President Barack Obama is determined to ensure that one of his presidential legacies be that the United States finally sloughs off the remaining vestiges of its Cold War policy. He promised then Russian President Dmitry Medvedev that he would have “more flexibility” to deal with Russia in a manner both parties would prefer in his second term. When the Russians took this pledge literally and promptly invaded Ukraine, Obama imposed new sanctions on Moscow and began to provide Ukraine with non-lethal aid in order to repel the invasion. All the while, Obama assured reporters that “it’s not a new Cold War.” The latest front in the president’s quixotic fight to move America beyond 20th Century precepts is his unilateral decision to extend diplomatic relations to the communist government in Cuba.
For some reason, the Russians never got the memo. Russia opened Obama’s second term by banning Americans from adopting Russian children. Moscow responded to Obama’s decision to repair relations with Havana by sending a Russian military vessel to dock in the Cuban capital’s port. Today alone, NATO has implicated Russia for complicity if not involvement in a new rocket attack on a Ukrainian city. This cheery development was compounded by the news that the FBI broke up a Russian spy ring in Manhattan that was seeking to infiltrate the American banking system. But it’s not a new Cold War.
The banker, identified in a criminal complaint as Evgeny Buryakov, is accused of working with agents of Russia’s foreign intelligence service, the SVR, as a “non-official cover” agent.
“Specifically, Buryakov is posing as an employee in the Manhattan office of a Russian bank,” the complaint, unsealed today, says.
Buraykov was arrested as part of an alleged spy ring that involved two other individuals, the Department of Justice said. The other two, identified as Igor Sporyshev and Victor Podobnyy, had worked in the U.S. before on behalf of Russia and were protected by diplomatic immunity. Sporyshev worked as a Trade Representative for Russia in New York until late last year and Podobnyy was an attaché to Russia’s Permanent Mission of the Russian Federation to the United Nations, the complaint says.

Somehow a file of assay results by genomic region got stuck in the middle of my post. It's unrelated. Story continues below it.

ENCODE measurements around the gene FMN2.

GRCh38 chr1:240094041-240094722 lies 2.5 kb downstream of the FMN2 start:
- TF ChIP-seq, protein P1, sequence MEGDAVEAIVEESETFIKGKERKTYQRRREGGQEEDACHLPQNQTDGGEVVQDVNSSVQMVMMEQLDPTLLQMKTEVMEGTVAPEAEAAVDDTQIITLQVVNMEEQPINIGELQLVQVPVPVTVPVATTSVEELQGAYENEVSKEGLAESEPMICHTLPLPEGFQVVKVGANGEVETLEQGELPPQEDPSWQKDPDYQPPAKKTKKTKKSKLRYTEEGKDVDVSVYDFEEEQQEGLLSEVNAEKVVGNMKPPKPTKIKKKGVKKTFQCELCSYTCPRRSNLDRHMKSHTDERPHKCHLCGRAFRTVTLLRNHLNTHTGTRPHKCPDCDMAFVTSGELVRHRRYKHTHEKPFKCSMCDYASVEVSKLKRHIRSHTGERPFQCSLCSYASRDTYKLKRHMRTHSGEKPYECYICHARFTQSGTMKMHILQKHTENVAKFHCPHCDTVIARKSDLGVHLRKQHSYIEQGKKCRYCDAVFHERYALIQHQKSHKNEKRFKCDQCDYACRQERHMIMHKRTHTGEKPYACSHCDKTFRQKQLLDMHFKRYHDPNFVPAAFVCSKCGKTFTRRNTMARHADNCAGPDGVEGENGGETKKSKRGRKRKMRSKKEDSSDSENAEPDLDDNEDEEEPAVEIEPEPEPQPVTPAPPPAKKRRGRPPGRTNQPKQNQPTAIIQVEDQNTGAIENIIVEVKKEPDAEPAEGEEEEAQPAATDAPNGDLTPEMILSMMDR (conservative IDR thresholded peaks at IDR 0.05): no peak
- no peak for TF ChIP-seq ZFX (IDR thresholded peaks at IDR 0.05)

According to the FBI, Buraykov was an active participant in the spy ring that was charged with both collecting information and recruiting New York City residents to betray their country.
Meanwhile, violence between insurgents, euphemistically dubbed by politically correct Western media outlets as “pro-Russian separatists,” and Ukrainian forces has again exploded in that former Soviet Republic. The strategic port city of Mariupol erupted in violence over the weekend and was subjected to a rocket attack from unknown sources. On Monday, a NATO chief directly blamed Moscow for instigating the violence, equipping and supporting the pro-Russian combatants, and using civilians as “cannon fodder.”
For his part, Vladimir Putin blamed NATO for inflaming tensions in Eastern Europe. The Russian president insisted that the Ukrainian army “is not an army, but a foreign legion, in this case a foreign NATO legion, which, of course, doesn’t pursue the national interests of Ukraine.”
“The foreign forces in Ukraine are Russian,” NATO Secretary General Jens Stoltenberg said on Monday. “There are Russian forces in Ukraine, and Russia backs the separatists with equipment.”
If this isn’t a new Cold War, I don’t know what is.